What is torsional strength in baling wire?

Torsional strength measures a material’s ability to resist twisting forces without permanent deformation or breakage. It measures the baling wire’s capacity to withstand rotational stress during baling. A wire with a higher torsional strength is generally less ductile.

The torsional strength of baling wire is influenced by the type of steel, the manufacturing process, and the wire's diameter or gauge. Galvanized and black annealed wire, for example, exhibit different torsional properties due to their manufacturing processes and surface treatments.

Tensile strength and load strength are more important metrics to understand when choosing baling wire, but torsional strength can affect the wire at its tying point, since the baling wire is looped back and twisted against itself. A wire with sufficient load and tensile strength should also have sufficient torsional strength, making torsional strength a minor consideration for baling applications.

Normal baling and storage conditions shouldn’t place much torsional stress on baling wire, because the wire shouldn't be twisting during the baling process.

Torsional strength and carbon content

A wire’s carbon content affects its torsional strength. Higher carbon content means the wire has a stronger molecular structure, which enhances its torsional strength. Our black annealed wire features a 1016 carbon grade. This low carbon grade enhances its ductility and ability to stretch. Our high-tensile wire and double loop bale ties are made from 1060 and 1080 grade carbon steel respectively, providing them with superior torsional strength.

Torsional strength and manufacturing

The manufacturing process impacts a wire’s torsional strength through the following processes, which alter the wire's physical properties:

  • Drawing the wire through dies to reduce its diameter and work-hardens the steel, increasing its torsional strength by aligning the lamellar cementite along the wire axis. This realignment enhances the wire's ability to withstand twisting forces.
  • Annealing involves heating the wire and then slowly cooling it. This process relieves drawing stresses, increasing ductility but reducing torsional strength.
  • Quenching and tempering can further refine the wire's microstructure, enhancing its torsional strength. Quenching rapidly cools the wire after it has been heated, locking the steel in a harder state. Tempering can tweak the balance between hardness and ductility, altering torsional strength.

Our baling wire is manufactured to perform beyond the normal torsional strength demands of industrial recycling machinery and storage conditions.

Torsional strength and wire gauge

The gauge (or diameter) of baling wire impacts its torsional strength. In general, as the wire gauge decreases (thicker wire), the torsional strength of the wire increases. This relationship can be explained by the following factors:

  1. Polar moment of inertia. The polar moment of inertia is a geometric property that represents a material's resistance to torsional deformation. It is proportional to the fourth power of the wire's radius (r⁴). As the wire diameter increases, the polar moment of inertia increases rapidly, leading to higher torsional strength.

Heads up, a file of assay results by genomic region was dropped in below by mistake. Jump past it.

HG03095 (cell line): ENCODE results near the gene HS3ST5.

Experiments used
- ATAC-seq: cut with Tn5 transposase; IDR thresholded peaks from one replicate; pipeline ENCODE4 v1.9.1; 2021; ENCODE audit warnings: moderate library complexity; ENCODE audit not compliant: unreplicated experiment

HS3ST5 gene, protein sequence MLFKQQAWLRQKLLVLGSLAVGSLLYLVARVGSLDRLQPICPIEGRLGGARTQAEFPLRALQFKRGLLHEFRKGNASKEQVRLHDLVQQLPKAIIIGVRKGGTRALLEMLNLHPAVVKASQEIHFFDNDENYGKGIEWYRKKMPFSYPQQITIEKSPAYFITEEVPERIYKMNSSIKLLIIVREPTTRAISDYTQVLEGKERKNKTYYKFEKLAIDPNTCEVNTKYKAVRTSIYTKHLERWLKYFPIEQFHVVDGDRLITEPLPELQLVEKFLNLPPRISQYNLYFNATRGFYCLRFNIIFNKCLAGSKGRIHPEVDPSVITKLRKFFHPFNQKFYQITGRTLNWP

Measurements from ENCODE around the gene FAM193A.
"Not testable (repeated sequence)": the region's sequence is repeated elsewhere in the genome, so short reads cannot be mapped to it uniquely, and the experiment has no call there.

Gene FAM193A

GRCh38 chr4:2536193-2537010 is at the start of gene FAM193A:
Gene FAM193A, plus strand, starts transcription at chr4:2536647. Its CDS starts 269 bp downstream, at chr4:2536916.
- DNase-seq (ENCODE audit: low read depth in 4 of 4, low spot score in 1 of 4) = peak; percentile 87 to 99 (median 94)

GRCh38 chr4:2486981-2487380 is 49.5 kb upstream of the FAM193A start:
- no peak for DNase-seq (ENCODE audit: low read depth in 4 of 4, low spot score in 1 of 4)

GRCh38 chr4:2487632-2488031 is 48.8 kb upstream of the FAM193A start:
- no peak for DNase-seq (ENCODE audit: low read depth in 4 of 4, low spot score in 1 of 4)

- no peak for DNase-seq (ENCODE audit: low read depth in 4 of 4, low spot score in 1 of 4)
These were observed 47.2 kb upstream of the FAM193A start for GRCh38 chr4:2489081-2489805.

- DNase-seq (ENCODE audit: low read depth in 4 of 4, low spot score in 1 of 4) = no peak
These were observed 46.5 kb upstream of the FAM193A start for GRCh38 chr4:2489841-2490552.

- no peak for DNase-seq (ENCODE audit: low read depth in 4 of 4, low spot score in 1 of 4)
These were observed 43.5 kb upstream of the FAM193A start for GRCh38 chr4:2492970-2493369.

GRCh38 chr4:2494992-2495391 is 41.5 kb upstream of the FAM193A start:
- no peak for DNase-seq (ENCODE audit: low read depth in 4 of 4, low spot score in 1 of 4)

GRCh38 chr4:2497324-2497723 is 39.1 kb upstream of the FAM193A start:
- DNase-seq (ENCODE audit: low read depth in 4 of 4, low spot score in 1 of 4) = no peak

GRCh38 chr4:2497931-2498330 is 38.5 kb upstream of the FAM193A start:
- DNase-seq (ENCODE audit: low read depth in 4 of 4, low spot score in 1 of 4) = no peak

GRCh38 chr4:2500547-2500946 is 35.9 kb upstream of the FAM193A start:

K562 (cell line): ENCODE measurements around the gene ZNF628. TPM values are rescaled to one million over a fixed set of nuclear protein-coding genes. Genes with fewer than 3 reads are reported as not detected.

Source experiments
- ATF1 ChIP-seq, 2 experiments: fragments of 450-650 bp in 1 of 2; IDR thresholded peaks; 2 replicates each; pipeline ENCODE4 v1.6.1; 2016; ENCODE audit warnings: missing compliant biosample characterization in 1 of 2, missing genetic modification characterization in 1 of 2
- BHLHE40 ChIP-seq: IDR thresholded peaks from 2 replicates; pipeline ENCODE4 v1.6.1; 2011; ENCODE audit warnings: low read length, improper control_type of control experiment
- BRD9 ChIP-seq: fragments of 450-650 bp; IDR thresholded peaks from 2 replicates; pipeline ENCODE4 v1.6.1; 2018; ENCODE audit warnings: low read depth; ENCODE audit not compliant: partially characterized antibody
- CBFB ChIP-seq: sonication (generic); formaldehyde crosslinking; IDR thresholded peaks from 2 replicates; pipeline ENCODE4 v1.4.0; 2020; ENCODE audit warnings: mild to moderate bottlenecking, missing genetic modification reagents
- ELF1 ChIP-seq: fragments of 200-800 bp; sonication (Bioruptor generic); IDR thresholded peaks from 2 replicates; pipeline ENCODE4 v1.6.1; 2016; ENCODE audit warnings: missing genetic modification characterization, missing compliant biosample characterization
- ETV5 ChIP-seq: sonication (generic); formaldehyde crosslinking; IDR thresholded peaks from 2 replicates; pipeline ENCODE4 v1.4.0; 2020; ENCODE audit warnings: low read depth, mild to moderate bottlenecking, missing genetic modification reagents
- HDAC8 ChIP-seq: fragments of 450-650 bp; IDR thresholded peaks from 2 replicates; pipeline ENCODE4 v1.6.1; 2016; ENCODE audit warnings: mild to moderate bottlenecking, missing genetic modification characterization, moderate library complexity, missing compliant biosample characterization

2. Torsional stress distribution. When a wire is subjected to torsional forces, the stress is distributed across its cross-section. In a larger diameter wire, the stress is distributed over a greater area, reducing the maximum stress experienced at any given point. This allows the wire to withstand higher torsional loads before deforming or breaking.
  3. Material volume. A larger diameter wire contains more material volume, which contributes to its overall strength and resistance to torsional forces. The increased volume of steel in a thicker wire provides more resistance to twisting and deformation.

Thicker wire is generally stronger and more resistant to torsional force.

How do you calculate torsional strength?

To calculate the torsional strength of baling wire, you can use the following equation:

τ = (T × r) / J


τ (tau) = Torsional stress (Pa or psi)

T = Torque (N·m or ft·lbs)

r = Wire radius (m or ft)

J = Polar moment of inertia (m⁴ or ft⁴)

The polar moment of inertia (J) for a round wire can be calculated using:

J = (π × r⁴) / 2

Example calculation:

Let's calculate the torsional strength of a galvanized baling wire with a diameter of 3.5 mm (0.1378 in) subjected to a torque of 10 N·m (7.376 ft·lbs).


T = 10 N·m (7.376 ft·lbs)

d = 3.5 mm (0.1378 in)

r = d / 2 = 1.75 mm (0.0689 in) = 0.00175 m (0.00574 ft)

Step 1: Calculate the polar moment of inertia (J)

J = (π × r⁴) / 2

J = (π × 0.00175⁴) / 2 = 2.337 × 10⁻¹² m⁴ (1.917 × 10⁻⁹ ft⁴)

Step 2: Calculate the torsional stress (τ)

τ = (T × r) / J

τ = (10 × 0.00175) / 2.337 × 10⁻¹² = 7.486 × 10⁹ Pa (1,085,801 psi)

Baling wire with a diameter of 3.5 mm (0.1378 in) subjected to a torque of 10 N·m (7.376 ft·lbs) has a torsional strength of approximately 7.486 × 10⁹ Pa (1,085,801 psi), meaning it can resist that torsional force before permanent deformation or breakage.

Baling wire products we offer

Baling Wire Direct sells the following high-quality baling wire products.

Baling Wire FAQ

Didn't find your answer?

Our team is just an email away and ready to answer your questions